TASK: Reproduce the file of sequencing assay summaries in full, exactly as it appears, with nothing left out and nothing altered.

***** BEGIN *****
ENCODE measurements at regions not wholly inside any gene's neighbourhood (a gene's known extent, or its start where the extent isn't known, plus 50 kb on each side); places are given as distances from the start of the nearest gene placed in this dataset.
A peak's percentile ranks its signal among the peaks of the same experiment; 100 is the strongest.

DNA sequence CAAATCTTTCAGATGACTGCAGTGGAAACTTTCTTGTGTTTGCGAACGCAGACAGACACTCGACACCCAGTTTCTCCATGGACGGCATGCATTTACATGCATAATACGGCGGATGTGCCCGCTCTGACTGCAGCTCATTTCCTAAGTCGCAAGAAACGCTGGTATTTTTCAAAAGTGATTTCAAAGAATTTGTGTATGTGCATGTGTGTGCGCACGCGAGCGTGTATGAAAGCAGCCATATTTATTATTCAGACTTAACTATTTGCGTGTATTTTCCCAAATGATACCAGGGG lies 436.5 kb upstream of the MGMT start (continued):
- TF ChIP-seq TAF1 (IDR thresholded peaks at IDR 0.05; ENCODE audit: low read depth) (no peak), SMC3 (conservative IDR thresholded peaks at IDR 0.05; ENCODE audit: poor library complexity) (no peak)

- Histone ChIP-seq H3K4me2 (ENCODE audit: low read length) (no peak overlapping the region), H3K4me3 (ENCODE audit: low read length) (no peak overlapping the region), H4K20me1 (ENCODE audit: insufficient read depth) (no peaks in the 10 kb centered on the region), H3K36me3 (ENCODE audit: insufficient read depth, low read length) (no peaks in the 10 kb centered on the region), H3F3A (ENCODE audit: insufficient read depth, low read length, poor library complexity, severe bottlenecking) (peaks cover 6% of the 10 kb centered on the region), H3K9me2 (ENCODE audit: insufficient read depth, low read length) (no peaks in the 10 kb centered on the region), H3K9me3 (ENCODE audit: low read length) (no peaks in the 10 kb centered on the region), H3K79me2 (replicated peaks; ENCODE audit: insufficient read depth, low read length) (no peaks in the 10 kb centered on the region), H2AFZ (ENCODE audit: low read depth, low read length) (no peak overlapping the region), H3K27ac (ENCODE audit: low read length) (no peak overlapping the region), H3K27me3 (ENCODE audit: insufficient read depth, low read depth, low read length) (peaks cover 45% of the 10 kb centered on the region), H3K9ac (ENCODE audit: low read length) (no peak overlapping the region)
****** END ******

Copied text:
ENCODE measurements at regions not wholly inside any gene's neighbourhood (a gene's known extent, or its start where the extent isn't known, plus 50 kb on each side); places are given as distances from the start of the nearest gene placed in this dataset.
A peak's percentile ranks its signal among the peaks of the same experiment; 100 is the strongest.

DNA sequence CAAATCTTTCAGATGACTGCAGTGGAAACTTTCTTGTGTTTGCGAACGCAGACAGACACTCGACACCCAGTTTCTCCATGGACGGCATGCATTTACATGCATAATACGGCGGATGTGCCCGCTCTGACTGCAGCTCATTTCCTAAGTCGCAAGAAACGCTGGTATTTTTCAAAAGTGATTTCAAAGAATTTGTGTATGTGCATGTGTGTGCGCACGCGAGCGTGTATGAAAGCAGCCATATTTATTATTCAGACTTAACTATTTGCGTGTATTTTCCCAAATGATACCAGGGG lies 436.5 kb upstream of the MGMT start (continued):
- TF ChIP-seq TAF1 (IDR thresholded peaks at IDR 0.05; ENCODE audit: low read depth) (no peak), SMC3 (conservative IDR thresholded peaks at IDR 0.05; ENCODE audit: poor library complexity) (no peak)

- Histone ChIP-seq H3K4me2 (ENCODE audit: low read length) (no peak overlapping the region), H3K4me3 (ENCODE audit: low read length) (no peak overlapping the region), H4K20me1 (ENCODE audit: insufficient read depth) (no peaks in the 10 kb centered on the region), H3K36me3 (ENCODE audit: insufficient read depth, low read length) (no peaks in the 10 kb centered on the region), H3F3A (ENCODE audit: insufficient read depth, low read length, poor library complexity, severe bottlenecking) (peaks cover 6% of the 10 kb centered on the region), H3K9me2 (ENCODE audit: insufficient read depth, low read length) (no peaks in the 10 kb centered on the region), H3K9me3 (ENCODE audit: low read length) (no peaks in the 10 kb centered on the region), H3K79me2 (replicated peaks; ENCODE audit: insufficient read depth, low read length) (no peaks in the 10 kb centered on the region), H2AFZ (ENCODE audit: low read depth, low read length) (no peak overlapping the region), H3K27ac (ENCODE audit: low read length) (no peak overlapping the region), H3K27me3 (ENCODE audit: insufficient read depth, low read depth, low read length) (peaks cover 45% of the 10 kb centered on the region), H3K9ac (ENCODE audit: low read length) (no peak overlapping the region)